No wonder the verdict of the Indian top court on Babri Masjid was celebrated in the Golwalkar way.
While lawyers at the SC chanted “Jai Shri Ram”, Chief Justice Ranjan Gogoi threw a dinner for his colleagues that night at the Taj Mansingh in Delhi. A senior leader of the BJP, LK Advani — who had led the initial mob to desecrate the Babri Masjid in 1992, which in its aftermath had triggered one of the bloodiest anti-Muslim pogroms in the country — hailed the decision a victory of justice. “I stand vindicated, and feel deeply blessed, that the SC has given its unanimous verdict paving the way for the construction of a magnificent temple for Lord Ram at Ramjanmabhoomi in Ayodhya,” he said. For the rest of the right-wing nationalists, the decision had wrapped up a conflict dating almost a century.
But for some, the verdict has made a mockery of justice, especially for those who had witnessed the mob, on December 6, 1992, led by Advani along with other BJP stalwarts including Uma Bharati, instigating the crowd to pull down the 16th century mosque. Rioters marched through Ayodhya’s streets and raped hundreds of Muslim women as part of anti-Muslim riots. From there on, Muslims in India became outsiders and invaders. Later what happened in Gujarat in 2002 under the command of Modi as the chief minister was simply an extension of the hatred that Golwalkar and Advani had institutionalised way back in 1939 and 1992, respectively.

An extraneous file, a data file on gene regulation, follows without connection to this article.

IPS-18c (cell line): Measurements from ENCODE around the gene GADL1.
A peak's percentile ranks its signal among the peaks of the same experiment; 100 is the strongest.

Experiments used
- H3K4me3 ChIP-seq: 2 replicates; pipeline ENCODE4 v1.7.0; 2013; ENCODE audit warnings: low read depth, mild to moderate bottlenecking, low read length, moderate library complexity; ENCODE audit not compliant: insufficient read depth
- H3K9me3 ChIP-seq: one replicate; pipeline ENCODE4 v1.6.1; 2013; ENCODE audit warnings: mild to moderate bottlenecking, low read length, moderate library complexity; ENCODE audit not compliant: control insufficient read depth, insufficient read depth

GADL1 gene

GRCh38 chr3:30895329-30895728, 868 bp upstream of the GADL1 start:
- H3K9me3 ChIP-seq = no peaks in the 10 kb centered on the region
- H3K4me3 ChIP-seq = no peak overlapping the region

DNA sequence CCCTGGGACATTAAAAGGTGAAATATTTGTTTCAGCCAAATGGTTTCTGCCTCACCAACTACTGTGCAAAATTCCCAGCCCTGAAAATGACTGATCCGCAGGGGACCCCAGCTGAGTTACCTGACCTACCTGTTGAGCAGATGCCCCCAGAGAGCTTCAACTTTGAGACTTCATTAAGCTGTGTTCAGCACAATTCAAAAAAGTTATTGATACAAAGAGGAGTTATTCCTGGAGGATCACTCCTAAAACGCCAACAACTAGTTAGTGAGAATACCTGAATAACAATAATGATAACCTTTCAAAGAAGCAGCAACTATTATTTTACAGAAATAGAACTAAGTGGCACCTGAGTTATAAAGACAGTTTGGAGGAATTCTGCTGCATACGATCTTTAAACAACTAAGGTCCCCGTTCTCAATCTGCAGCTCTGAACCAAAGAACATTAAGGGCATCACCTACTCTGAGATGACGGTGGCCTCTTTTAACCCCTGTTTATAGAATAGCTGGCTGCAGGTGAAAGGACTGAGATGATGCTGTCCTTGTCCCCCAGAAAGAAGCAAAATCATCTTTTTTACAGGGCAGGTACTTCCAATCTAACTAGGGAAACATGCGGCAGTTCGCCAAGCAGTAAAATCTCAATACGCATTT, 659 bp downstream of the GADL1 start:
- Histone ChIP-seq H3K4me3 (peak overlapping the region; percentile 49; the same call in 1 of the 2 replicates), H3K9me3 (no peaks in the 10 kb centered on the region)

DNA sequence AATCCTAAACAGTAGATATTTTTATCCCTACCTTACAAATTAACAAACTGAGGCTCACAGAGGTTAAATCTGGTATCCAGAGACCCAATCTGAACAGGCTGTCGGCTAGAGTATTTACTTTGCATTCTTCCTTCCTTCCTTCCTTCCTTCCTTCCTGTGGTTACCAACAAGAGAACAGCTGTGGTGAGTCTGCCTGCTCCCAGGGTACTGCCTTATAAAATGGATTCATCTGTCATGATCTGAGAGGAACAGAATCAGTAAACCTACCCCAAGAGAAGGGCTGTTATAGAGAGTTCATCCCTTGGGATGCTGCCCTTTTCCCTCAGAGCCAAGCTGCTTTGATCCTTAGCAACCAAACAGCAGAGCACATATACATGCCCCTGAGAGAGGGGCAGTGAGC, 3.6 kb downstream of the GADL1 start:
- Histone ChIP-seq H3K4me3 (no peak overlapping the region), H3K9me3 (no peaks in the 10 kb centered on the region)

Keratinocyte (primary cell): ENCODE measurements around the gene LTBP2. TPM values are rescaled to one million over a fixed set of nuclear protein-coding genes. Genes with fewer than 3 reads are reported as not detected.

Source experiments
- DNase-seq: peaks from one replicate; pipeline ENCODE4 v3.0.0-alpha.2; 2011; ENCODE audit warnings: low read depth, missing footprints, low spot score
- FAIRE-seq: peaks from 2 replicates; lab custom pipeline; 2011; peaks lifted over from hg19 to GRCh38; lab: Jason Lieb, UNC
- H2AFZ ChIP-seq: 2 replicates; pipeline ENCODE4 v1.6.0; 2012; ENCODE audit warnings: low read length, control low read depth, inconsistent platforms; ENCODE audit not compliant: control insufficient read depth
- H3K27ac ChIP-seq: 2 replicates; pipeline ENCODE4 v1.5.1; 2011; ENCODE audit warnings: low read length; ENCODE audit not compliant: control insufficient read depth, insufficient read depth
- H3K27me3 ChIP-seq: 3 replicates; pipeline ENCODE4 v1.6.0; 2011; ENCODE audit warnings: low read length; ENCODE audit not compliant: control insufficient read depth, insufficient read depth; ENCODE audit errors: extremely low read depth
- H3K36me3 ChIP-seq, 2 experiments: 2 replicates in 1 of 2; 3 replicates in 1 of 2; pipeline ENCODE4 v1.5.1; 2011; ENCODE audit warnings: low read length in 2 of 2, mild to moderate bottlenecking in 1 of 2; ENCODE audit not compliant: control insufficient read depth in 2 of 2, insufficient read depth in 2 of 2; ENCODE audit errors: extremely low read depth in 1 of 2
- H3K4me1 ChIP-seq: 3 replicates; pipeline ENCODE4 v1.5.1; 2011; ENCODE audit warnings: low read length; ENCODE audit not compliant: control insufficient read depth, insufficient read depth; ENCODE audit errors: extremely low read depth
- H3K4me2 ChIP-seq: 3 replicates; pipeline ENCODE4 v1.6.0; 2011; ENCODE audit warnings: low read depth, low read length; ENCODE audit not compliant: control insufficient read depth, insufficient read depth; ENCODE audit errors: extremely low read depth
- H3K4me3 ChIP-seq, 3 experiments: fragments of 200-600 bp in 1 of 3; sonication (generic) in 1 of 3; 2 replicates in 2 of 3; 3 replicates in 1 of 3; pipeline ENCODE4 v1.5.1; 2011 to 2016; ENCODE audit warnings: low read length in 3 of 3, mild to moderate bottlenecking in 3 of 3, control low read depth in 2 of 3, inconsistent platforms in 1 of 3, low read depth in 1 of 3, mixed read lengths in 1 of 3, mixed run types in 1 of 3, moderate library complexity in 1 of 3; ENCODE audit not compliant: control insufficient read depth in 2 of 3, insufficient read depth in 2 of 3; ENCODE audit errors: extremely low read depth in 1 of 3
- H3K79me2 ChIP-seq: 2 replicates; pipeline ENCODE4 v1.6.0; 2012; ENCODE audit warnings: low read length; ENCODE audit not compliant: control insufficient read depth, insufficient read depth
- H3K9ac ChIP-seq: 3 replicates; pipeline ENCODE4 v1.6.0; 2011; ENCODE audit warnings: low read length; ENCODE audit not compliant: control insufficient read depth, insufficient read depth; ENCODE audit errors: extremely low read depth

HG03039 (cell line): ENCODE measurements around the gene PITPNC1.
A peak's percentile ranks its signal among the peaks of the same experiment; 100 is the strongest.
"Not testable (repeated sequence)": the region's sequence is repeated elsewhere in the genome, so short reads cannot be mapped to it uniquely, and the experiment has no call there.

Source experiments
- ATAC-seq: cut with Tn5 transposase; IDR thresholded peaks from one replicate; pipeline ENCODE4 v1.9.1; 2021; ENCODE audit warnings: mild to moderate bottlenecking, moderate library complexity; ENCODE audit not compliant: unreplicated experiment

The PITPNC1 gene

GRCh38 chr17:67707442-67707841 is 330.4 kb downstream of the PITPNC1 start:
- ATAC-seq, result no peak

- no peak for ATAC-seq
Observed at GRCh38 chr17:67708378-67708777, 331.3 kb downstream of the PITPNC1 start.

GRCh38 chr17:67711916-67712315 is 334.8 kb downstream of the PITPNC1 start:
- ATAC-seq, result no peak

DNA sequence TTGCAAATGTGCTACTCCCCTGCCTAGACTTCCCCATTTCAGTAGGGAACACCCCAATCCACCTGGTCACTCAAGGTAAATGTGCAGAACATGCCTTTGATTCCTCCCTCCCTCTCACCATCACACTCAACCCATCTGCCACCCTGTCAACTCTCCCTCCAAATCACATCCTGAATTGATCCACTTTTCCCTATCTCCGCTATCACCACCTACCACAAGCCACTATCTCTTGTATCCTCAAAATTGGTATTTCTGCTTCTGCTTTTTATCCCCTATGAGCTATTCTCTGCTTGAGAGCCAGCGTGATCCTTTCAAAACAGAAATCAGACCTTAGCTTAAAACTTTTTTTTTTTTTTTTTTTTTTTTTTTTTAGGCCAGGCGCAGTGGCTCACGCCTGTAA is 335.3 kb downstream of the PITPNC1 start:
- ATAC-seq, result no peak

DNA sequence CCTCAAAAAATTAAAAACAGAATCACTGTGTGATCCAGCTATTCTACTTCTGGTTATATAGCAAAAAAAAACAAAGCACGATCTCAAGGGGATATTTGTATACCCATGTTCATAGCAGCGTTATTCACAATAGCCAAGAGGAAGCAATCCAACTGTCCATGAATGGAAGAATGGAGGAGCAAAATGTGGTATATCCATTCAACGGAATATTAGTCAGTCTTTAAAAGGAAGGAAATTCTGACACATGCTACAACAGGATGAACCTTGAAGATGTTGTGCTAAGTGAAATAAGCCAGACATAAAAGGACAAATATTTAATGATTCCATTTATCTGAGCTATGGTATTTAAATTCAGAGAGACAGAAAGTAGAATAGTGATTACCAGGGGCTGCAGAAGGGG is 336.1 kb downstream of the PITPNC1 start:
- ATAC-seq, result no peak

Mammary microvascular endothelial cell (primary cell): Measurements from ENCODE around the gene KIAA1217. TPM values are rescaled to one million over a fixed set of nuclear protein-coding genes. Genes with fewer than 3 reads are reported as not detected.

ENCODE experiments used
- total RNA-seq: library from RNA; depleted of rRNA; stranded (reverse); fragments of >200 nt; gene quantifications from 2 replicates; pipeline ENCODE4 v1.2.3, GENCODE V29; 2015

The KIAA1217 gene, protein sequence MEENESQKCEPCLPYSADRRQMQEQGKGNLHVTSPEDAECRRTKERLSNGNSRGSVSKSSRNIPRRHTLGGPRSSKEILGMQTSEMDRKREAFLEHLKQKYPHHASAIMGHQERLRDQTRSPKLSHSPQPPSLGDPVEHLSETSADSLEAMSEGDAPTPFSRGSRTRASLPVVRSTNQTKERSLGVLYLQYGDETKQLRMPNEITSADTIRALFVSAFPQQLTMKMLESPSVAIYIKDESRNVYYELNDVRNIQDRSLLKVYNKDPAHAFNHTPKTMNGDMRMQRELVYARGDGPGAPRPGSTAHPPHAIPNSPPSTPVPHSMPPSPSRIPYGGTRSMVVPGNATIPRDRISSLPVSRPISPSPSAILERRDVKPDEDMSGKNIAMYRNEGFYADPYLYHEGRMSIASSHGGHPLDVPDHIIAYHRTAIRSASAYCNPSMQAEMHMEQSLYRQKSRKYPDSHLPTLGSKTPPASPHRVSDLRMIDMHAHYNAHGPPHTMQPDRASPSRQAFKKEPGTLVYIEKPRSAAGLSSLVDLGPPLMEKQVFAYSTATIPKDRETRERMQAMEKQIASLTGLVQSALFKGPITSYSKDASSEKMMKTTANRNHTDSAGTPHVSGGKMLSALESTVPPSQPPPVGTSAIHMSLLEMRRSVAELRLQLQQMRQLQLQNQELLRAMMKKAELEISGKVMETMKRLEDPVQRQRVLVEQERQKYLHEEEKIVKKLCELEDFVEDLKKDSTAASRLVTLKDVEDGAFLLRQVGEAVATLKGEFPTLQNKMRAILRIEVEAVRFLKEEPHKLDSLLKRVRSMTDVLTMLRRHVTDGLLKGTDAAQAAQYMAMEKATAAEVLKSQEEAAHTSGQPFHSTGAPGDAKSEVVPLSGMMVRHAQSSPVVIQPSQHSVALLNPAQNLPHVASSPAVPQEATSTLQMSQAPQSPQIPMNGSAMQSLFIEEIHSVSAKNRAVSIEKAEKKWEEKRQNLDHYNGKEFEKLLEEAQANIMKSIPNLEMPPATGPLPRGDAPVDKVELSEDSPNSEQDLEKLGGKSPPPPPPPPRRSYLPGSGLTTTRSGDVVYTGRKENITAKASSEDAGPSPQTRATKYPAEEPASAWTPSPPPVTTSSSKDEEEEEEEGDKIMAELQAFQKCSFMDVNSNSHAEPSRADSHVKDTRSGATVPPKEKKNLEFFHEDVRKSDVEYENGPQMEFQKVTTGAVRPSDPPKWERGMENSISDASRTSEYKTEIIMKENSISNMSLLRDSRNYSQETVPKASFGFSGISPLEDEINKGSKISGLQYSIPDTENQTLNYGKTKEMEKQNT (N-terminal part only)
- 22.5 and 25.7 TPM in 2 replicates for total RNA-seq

The celebrations of the so-called justice which exonerated the perpetrators of the violence that claimed more than 1,000 Muslim lives is, in fact, a reflection of India’s march towards illiberal democracy and an about-turn from its secular stance. It is no more Gandhi’s India; it is Golwalkar’s India, which the RSS-led BJP is striving to build.
If in Kashmir, Muslims have been thrown into a limbo, elsewhere they are being stripped of their right to dignity with a blatant message wrapped in the Babri Masjid verdict that henceforth the decision about their faith and its sanctity would be decided by the majority that unfortunately comprises right-wing supremacists.
This hatred veiled in the ambitious project to turn India into a Hindu state has set off alarm bells among leading intellectuals from India. Amartya Sen, a Nobel Prize-winning economist told The New Yorker magazine, “People are afraid. I have never seen this before.” He added that his friends were reluctant to talk to him on the phone. Perturbed by the judiciary’s increasingly compromised position, Pratap Bhanu Mehta, an eminent Indian academic, has opined, “The noose is tightening around all independent institutions in India.”
Though the West sounds apprehensive of India’s treatment towards Muslims, they lack the courage to put a spotlight on the dark side of Modi’s India which has become a threat to the minorities and the very idea of democracy.
What else but India’s 1.3 billion-strong market could explain this waning courage.
Published in The Express Tribune, November 14th, 2019.